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The next level of the journey helps children master the necessary skills for kindergarten success. A center-based early childhood education environment encourages learning that is social, interactive—and fun! This is where children make advancements in:
Eight dynamic learning centers give these children the chance to make significant advances and experience a number of hands-on activities.
Various art techniques and color concepts help bolster creativity, problem-solving, and self-expression.
Children develop hand-eye coordination with various shapes and conceptual and physical exploration of counting, sorting, and patterning.
Early reading and writing abilities, as well as emotional expression, are built through cooperative pretend play and creating stories.
Recognizing numbers builds to concepts like comparing, sorting, counting, and ordering.
Children explore physical coordination, collaboration, and effective communication as they sing, dance, and move.
Activities in this area focus on animals, weather, plants, and the seasons.
Children work on their print awareness, their ability to comprehend stories, and their listening skills.
Through the exploration of rhymes and sounds and letter recognition and formation, children start to build writing skills.
With our Empowered Child™ curriculum, we are inspired by the Reggio Emilia philosophy to use secure relationships with responsive adults as the basis for our educational approach, as teachers create customized exercises to meet the needs of each child across 10 significant developmental areas.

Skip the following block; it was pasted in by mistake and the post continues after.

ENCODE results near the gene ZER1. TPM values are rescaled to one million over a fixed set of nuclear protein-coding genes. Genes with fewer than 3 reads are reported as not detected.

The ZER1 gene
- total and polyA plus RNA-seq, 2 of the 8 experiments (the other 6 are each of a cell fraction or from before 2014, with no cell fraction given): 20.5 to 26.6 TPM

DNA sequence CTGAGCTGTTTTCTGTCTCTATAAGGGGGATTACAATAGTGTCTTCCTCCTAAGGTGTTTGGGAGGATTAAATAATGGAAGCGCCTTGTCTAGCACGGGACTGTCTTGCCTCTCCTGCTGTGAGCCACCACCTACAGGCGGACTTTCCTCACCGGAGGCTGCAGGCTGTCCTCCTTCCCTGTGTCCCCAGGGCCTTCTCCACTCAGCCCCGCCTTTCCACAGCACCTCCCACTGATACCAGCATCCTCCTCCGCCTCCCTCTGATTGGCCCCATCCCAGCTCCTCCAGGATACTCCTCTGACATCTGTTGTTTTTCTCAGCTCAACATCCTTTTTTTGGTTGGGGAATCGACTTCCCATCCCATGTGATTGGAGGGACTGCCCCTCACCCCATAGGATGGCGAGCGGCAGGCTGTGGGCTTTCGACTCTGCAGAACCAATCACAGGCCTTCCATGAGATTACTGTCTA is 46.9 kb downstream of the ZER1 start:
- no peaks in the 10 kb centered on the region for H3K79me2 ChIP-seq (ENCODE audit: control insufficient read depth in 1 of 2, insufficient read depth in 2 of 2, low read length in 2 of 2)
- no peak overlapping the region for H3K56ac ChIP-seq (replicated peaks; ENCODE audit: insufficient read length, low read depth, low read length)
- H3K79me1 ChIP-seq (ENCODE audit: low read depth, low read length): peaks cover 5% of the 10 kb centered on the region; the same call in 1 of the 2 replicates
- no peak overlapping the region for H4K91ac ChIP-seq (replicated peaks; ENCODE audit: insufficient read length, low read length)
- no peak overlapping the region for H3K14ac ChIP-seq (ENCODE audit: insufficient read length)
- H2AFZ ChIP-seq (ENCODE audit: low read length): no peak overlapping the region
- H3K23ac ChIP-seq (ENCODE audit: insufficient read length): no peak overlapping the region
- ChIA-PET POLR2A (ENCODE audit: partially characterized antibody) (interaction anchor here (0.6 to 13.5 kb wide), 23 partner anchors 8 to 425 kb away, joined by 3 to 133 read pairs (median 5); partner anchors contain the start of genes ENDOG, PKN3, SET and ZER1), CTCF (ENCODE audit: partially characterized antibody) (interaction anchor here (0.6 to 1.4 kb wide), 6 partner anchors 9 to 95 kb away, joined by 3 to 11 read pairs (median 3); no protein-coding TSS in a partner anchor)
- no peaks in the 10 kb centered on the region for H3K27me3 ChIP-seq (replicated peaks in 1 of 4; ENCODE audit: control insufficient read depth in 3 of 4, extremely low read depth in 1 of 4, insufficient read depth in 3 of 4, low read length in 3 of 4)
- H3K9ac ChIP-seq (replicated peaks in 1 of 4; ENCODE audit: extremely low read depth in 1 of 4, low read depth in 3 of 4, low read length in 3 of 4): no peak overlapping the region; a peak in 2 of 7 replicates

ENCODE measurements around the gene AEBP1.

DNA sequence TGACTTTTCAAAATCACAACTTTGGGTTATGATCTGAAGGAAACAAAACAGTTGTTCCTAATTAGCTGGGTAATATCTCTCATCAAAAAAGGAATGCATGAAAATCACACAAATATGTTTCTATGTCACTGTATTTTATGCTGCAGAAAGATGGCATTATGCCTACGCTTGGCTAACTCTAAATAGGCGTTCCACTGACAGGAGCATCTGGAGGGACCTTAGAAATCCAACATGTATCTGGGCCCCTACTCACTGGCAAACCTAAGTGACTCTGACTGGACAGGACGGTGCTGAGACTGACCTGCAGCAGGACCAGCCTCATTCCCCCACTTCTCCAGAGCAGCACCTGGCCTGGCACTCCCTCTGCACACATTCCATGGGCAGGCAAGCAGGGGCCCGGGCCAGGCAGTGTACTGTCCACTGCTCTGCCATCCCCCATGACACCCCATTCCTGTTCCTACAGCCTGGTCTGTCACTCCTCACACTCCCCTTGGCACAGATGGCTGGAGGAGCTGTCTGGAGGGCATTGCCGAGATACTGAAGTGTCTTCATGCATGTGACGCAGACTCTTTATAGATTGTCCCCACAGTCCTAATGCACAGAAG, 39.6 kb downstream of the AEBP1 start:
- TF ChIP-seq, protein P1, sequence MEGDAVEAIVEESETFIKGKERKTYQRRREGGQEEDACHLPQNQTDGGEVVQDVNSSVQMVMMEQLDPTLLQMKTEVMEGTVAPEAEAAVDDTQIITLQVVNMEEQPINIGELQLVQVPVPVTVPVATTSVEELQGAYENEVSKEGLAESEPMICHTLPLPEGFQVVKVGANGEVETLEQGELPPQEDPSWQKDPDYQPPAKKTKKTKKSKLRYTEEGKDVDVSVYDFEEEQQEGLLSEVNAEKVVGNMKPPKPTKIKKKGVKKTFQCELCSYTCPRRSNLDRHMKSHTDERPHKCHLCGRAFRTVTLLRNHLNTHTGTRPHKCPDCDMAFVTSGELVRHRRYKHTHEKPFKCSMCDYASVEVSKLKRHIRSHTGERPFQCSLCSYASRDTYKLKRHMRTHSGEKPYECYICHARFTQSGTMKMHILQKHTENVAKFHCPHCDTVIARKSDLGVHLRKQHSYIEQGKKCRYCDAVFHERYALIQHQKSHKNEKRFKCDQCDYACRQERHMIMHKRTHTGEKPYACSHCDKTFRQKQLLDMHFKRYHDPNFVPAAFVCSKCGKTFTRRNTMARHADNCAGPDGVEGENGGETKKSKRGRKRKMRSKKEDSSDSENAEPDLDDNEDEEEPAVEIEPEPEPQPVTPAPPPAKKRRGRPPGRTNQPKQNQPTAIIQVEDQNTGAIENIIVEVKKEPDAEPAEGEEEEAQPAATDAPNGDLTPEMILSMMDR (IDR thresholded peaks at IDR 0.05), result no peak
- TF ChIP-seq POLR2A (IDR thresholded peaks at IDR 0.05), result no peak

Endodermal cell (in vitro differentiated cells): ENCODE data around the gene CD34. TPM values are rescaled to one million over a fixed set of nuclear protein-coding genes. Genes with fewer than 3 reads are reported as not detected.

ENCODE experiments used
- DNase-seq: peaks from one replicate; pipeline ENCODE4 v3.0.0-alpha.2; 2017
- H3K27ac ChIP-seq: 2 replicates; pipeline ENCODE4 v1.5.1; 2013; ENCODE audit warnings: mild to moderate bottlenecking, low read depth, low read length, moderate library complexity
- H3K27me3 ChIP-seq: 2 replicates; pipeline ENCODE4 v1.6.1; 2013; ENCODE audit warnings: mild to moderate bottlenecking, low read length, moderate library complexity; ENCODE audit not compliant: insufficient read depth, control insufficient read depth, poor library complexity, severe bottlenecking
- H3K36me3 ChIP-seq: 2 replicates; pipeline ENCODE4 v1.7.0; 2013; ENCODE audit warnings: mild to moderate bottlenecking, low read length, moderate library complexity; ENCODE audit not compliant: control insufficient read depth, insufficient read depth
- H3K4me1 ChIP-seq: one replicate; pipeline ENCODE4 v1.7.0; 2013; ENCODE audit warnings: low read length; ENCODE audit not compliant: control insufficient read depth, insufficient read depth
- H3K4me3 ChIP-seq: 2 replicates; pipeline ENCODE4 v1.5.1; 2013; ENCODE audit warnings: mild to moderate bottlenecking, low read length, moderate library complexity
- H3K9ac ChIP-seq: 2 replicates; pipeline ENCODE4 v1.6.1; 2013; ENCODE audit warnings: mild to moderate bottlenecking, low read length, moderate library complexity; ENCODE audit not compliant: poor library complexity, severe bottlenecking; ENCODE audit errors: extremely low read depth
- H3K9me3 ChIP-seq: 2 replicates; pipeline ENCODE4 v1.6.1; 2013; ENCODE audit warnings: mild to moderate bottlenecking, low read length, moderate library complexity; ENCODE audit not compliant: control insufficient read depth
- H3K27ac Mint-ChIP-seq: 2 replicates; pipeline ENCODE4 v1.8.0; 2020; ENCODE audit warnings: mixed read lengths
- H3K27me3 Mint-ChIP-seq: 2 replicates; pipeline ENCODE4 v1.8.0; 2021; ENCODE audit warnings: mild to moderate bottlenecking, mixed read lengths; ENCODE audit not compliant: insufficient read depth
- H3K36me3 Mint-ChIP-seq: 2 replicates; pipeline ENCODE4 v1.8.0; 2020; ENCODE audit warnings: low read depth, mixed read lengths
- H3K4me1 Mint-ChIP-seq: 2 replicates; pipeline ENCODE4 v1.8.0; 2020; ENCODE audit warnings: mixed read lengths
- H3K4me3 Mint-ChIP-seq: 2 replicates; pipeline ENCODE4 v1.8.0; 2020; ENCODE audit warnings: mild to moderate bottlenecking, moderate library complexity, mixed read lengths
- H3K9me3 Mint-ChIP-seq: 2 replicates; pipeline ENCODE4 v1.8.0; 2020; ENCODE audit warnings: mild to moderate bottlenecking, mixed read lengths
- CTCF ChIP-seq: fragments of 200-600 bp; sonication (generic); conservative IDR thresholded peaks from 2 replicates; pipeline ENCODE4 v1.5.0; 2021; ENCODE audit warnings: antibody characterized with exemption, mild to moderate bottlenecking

Organizing, goal-setting, and interacting with peers and the environment.
Express both feelings and ideas through song, dance, visual arts, and drama.
Implementing both express and receptive vocabulary and conversation skills to communicate effectively.
Showing phonological understanding, alphabet awareness, writing and reading skills.
Constructively showing sequencing, problem-solving, and symbolic and critical thinking skills.
The comprehension of patterns, sorting, numbers, and ordering, alongside the implementation of numbers for addition, subtraction, measurement, and graphing.
Milestone: Understanding fractions.
Desired Outcome: Child separates a group of objects in half.
Observing, describing, predicting, and gathering data in the interest of understanding and exploring the physical and natural world.
Milestone: Questioning and developing hypotheses.
Desired Outcome: Child asks “what will happen if” questions to help predict a future event.
Developing an understanding of themselves, their families, their communities, and the world around them.
Developing fine and gross motor skills; comprehending health and nutrition.
Get Moving, Get Learning
Get Moving, Get Learning
Movement is critical to providing a child’s brain with blood and oxygen, which is why combining movement and learning can be so helpful for children. That’s why Childtime offers active learning, and now, you can use these same ideas at home with your child.
...children’s brains are more alert when they are moving. This is why it can be so important to incorporate movement into educational activities, such as practicing literacy skills.
Demonstrating respect and empathy for others through self-awareness.
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